The South West is increasingly a blend between more affluent parts – like some parts of Bristol and Swindon – and increasingly left behind areas.
The region has, for example, the highest and second-highest life expectancy for women and men respectively. Its workforce is also highly educated: the South West has a smaller proportion of working-age people without qualifications than any other region.
And yet, wages in the South West lag behind the rest of the country with average weekly pay at £410 compared to £442 for England. Regional statistics, however, mask massive differences, from Torbay at £303 to Swindon at £490.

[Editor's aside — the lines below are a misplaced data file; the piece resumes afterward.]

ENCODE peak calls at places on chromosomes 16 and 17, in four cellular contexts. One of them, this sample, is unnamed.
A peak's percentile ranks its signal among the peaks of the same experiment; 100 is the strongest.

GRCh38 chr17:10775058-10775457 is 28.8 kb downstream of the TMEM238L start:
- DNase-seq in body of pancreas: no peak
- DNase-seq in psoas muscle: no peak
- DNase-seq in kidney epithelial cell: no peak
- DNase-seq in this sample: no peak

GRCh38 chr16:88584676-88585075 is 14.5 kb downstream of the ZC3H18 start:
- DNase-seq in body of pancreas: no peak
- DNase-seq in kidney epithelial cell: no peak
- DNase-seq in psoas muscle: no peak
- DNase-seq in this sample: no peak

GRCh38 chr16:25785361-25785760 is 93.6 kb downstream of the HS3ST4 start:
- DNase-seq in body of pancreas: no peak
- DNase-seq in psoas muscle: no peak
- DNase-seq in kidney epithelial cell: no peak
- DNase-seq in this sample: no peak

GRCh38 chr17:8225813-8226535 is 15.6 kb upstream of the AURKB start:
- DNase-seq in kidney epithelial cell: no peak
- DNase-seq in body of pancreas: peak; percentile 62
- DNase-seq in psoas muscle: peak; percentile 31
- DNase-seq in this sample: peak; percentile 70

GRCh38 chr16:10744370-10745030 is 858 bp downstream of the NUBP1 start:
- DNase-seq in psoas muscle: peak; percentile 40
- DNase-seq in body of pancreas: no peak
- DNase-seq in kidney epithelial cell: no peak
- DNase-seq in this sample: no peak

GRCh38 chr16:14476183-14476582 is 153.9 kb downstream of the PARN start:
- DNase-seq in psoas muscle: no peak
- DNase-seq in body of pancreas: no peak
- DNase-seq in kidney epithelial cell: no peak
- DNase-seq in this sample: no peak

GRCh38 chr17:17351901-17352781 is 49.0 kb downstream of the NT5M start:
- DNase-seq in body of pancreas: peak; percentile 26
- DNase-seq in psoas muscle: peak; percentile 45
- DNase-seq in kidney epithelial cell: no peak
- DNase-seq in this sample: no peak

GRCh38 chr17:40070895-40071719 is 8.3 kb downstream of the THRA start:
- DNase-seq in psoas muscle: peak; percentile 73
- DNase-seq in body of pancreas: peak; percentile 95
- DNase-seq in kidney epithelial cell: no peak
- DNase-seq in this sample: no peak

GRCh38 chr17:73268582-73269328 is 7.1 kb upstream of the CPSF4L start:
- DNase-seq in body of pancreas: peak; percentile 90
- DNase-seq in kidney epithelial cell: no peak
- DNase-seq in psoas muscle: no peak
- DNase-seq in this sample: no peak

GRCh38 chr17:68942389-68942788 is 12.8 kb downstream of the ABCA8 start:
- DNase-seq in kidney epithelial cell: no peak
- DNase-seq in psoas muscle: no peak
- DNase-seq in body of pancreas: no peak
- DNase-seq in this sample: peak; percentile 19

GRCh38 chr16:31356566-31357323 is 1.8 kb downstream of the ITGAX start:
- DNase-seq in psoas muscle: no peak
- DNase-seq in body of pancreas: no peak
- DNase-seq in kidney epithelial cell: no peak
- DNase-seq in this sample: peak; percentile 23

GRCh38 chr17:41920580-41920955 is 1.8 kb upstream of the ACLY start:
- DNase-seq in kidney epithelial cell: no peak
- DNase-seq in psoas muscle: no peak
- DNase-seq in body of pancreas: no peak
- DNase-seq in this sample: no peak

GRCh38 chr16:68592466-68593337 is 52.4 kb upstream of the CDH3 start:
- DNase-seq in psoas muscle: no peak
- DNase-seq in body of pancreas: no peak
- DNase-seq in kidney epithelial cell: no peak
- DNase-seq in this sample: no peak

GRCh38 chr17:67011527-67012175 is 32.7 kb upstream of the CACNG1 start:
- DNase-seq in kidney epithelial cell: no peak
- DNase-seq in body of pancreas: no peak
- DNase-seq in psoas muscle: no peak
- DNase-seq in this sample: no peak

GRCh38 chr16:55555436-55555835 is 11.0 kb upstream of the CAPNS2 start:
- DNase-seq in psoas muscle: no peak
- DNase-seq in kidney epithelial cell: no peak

Concentrations of urban, rural and coastal deprivation contribute to a widening opportunity gap. According to the most recent social mobility index, the South West region has only one constituency – South West Devon – among the highest-ranked 20% of all constituencies.
The most economically productive areas within the region are Bristol, the M4 corridor and south-east Dorset, which are the areas with the best links to London. Bristol alone accounts for 25% of the region’s GDP, with Gloucestershire, Somerset and Wiltshire accounting for a further 25%.